WELLINGTON, New Zealand — New Zealand announced Tuesday that it will follow the lead of its intelligence allies by suspending its extradition treaty with Hong Kong.

The move comes in response to China passing a sweeping new security law for the semi-autonomous territory.

New Zealand is the final member of the "Five Eyes" intelligence-sharing alliance to take such action after the U.S., Australia, Canada and Britain previously announced similar measures.

New Zealand relies on China as its largest trading partner and in the past has often tried to avoid direct political confrontation. China each year buys billions of dollars worth of New Zealand's agricultural goods, including its lucrative milk powder, which is used in infant formula.

But Foreign Minister Winston Peters said the new law went against commitments China had made to the international community.

"New Zealand can no longer trust that Hong Kong's criminal justice system is sufficiently independent from China," he said.

Peters said there would be other changes to the relationship. New Zealand will now treat military and technology exports to Hong Kong in the same way as it treats such exports to China, he said. New Zealand also has updated its travel advice to warn its citizens about the risks they face under the new law.

Prime Minister Jacinda Ardern said New Zealand was following its principles.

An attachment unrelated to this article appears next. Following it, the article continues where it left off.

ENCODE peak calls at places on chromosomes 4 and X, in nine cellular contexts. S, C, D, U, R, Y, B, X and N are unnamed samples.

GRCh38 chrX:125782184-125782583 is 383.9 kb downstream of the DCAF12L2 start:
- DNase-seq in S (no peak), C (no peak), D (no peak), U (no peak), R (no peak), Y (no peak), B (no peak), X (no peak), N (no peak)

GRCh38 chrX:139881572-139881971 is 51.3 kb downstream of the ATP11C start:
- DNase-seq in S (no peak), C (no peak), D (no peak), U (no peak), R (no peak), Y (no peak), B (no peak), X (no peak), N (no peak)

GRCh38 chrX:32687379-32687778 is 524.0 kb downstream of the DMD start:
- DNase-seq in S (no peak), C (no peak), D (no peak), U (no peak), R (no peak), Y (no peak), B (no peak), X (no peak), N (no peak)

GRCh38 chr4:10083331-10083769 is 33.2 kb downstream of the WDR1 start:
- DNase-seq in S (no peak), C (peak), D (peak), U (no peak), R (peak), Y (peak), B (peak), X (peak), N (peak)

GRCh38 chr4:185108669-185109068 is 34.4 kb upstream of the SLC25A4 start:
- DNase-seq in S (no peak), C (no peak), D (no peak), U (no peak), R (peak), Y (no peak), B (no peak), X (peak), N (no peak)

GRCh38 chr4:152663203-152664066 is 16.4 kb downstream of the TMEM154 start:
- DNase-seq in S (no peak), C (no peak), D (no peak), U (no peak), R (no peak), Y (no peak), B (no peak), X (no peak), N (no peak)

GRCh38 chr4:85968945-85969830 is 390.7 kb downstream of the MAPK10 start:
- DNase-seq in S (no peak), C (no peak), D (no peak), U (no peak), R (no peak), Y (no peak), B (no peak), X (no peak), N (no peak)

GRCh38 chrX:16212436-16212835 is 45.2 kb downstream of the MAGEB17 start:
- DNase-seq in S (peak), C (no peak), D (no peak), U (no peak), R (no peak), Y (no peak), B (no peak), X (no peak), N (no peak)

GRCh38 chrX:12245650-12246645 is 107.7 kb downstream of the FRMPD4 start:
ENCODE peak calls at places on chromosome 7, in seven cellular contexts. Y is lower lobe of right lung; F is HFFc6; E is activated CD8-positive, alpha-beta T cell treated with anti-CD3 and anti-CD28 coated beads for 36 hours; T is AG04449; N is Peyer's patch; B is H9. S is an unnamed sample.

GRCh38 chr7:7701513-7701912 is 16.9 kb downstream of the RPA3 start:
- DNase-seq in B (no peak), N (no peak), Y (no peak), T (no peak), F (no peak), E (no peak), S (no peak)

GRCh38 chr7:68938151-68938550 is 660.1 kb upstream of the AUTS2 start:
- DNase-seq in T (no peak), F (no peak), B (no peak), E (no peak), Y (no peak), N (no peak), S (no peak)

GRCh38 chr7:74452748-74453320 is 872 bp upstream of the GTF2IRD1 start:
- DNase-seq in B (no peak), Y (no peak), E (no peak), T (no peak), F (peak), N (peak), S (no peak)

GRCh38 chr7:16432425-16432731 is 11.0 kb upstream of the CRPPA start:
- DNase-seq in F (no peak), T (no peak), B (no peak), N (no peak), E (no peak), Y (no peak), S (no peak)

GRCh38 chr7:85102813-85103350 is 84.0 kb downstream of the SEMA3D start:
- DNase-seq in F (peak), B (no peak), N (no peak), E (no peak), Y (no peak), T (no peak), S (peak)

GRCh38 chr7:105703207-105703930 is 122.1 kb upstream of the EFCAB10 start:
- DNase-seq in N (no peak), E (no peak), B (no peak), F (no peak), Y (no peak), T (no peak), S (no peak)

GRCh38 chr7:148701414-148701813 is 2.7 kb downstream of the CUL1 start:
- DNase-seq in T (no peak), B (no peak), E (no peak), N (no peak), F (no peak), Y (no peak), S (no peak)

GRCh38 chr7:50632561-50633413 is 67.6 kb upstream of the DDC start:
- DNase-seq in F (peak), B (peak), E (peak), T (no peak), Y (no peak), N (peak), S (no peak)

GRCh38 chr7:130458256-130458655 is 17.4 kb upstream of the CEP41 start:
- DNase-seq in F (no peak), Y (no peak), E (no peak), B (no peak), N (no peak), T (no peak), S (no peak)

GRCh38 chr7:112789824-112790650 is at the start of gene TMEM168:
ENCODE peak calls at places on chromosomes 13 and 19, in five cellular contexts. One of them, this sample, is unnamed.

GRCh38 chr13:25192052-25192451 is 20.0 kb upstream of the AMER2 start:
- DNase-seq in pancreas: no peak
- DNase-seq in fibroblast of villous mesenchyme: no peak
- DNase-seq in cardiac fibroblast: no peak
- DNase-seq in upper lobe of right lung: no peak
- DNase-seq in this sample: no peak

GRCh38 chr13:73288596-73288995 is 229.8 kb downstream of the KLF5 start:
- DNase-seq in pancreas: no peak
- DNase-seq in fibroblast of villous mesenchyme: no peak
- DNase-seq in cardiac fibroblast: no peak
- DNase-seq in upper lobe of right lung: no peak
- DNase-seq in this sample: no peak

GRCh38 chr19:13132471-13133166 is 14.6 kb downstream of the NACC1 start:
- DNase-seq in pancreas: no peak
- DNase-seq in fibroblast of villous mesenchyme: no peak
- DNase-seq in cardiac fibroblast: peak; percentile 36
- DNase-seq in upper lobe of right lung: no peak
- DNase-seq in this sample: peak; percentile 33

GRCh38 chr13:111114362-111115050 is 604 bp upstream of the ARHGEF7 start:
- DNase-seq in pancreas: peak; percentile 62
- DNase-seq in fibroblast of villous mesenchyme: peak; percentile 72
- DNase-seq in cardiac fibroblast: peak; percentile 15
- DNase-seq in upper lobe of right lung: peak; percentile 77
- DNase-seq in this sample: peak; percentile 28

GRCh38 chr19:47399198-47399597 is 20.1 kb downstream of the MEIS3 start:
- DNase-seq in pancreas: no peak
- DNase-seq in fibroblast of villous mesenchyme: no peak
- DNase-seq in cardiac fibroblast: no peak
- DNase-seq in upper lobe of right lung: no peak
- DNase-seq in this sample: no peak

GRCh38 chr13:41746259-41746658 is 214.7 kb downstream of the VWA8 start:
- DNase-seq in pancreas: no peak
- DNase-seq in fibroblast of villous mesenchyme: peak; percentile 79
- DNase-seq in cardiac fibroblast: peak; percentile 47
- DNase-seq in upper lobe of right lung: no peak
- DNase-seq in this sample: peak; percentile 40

"We do have a mature relationship with China," Ardern said. "There have been occasions where we have taken different positions. This obviously will be one of them."

China says the new security law is needed to combat terrorism and separatism and prevent Hong Kong from becoming a base for undermining Chinese state power. In general, cases will be tried in Hong Kong, but the law allows for mainland jurisdiction in some circumstances.

China's embassy in Wellington, led by ambassador Wu Xi, said New Zealand should stop interfering.

"The New Zealand government's decision is a serious violation of international law and basic norms governing international relations," the embassy said in a statement. "It is a gross interference in China's internal affairs. The Chinese side has lodged its grave concern and strong opposition."

Peters said New Zealand had taken its stance independently of its Five Eyes partners and wasn't concerned about any impact on exports. "We are surely entitled as a democracy to make our views known," he said.

He said New Zealand remains deeply concerned about the legislation and would monitor the situation in Hong Kong as the new law was enforced.